MasterChef Australia's Gary Mehigan lifts the lid on the show's secrets
British born chef Gary Mehigan has been an integral part of MasterChef Australia from the very beginning.
Now 49, the owner of Melbourne restaurant The Boathouse is one of the show's three-pronged judging panel that also includes fellow restaurateur George Calombaris and food writer Matt Preston.
How do you get yourself geared up for a new season of the show?
You mean like training for the Olympics? You know what's funny? George keeps us on track all of the year, to be honest. He lost about 20 kilos two or three years ago. He's become very annoying. He goes, "Gaz, don't eat it". My answer is always, "why? why not?".
We do have to be careful, especially at the beginning of the series when we've got lots and lots of dishes to taste and, to be honest, if it's delicious, I can't help myself. I always go back for a second spoonful. You always see my spoon even if the dish has moved onto George and Matt, coming in for more. And that's when George goes, "Gaz! Stop".
So the fact that we don't see that on screen – is that part of the show's careful editing process?
I think the pleasure of the show now is that careful editing is not something we're worried about.
We've realised that the genre that we sit in is purely about food and the growth of the contestants. You know the standard line that "oh, you're in reality, you pick the characters" and we go "no,no,no, we pick the food and then we kind of peel back the layers of the onion to find what the contestant is all about". You will notice that even in this series, there are people on there that really kind of squirm in front of the cameras. It's an uncomfortable and unnatural thing for them to do.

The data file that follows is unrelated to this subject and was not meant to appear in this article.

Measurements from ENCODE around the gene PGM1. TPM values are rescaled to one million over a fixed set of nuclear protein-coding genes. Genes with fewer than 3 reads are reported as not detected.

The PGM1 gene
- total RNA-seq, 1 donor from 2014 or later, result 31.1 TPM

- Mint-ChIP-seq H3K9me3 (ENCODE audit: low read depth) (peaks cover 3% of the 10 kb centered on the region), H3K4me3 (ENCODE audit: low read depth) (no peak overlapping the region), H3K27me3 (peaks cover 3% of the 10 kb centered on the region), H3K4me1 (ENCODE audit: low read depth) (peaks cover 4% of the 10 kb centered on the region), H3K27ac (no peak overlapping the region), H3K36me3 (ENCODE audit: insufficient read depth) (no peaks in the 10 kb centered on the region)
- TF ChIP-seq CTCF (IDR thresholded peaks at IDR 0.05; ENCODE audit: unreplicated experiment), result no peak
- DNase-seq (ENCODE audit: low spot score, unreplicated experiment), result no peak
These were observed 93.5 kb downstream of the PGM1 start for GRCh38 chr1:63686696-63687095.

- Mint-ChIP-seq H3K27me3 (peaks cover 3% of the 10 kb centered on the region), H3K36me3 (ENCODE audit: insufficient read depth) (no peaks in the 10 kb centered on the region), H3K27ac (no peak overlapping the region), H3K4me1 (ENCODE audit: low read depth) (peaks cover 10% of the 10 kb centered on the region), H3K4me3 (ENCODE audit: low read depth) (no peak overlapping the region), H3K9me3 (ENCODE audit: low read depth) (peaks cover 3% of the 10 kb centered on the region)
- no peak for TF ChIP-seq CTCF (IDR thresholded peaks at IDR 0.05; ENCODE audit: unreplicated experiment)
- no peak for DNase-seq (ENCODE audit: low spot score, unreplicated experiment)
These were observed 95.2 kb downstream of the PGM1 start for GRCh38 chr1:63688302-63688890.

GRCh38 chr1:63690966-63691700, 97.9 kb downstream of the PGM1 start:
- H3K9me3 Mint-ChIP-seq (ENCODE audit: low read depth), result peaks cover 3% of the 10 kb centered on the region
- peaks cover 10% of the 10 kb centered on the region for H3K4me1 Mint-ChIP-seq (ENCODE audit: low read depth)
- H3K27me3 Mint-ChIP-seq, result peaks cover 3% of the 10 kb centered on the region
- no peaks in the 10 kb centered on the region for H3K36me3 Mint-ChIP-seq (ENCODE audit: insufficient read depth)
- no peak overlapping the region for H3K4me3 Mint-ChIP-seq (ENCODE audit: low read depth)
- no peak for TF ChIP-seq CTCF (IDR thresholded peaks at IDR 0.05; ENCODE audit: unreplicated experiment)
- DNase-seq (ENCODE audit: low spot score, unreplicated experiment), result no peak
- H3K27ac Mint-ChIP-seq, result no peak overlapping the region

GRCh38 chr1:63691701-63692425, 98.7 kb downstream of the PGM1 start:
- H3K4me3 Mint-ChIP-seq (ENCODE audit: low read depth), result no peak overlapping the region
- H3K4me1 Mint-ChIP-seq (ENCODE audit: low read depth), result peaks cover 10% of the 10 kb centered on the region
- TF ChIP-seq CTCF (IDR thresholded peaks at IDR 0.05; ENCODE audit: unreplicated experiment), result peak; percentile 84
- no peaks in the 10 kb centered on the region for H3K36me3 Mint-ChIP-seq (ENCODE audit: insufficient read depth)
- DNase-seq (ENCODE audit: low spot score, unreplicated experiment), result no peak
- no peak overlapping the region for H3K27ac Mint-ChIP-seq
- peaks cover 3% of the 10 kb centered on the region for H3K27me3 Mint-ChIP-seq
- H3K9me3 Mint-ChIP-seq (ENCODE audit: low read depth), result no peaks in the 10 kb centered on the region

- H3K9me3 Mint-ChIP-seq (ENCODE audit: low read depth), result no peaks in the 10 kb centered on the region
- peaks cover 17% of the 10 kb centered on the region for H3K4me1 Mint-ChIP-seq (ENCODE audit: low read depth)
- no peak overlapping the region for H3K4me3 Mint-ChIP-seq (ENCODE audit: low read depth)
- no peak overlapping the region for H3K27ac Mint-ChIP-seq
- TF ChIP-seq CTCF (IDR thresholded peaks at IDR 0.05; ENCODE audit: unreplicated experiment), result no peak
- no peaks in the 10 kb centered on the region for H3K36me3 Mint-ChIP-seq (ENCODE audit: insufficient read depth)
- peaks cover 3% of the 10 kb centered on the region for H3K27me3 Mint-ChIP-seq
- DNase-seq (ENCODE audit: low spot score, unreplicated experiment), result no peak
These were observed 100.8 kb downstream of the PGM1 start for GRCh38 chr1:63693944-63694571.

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But have you found that you've started to get people who are adept at "playing the game", rather than just talented cooks?
Nah, the better cook you are, the further you will go in the competition. We've seen it all. You can have any strategy in your head, but if you don't learn everytime you cook, you're not going to last. It's as simple as that.
There are some obvious things though. Once you work out what Gary, George and Matt like to eat – you cook that. If you've got the opportunity to do a dessert challenge and you don't do chocolate then you're crazy, you're playing with a bad deck of cards. Also, we've found that once contestants learn to share information and ideas freely with each other, that's when they really grow.
Have you found that you're constantly learning off them as well?
Absolutely and I do ask them for recipes as well – I've got no shame. Sometimes I'll give them a mystery box with an ingredient I might not ordinarily use and because they are in a little creative bubble they'll come up with some great ideas. Then I'll ring my chefs and go, "Hey, why don't you combine these two flavours because they work really well", or, "I tasted this crunchy element – can you pop it on the barramundi dish". I'll credit the contestants or tell them I've slapped it on the menu. It really breaks down the barriers between us and them and the contestants seem to enjoy that and open up to use more.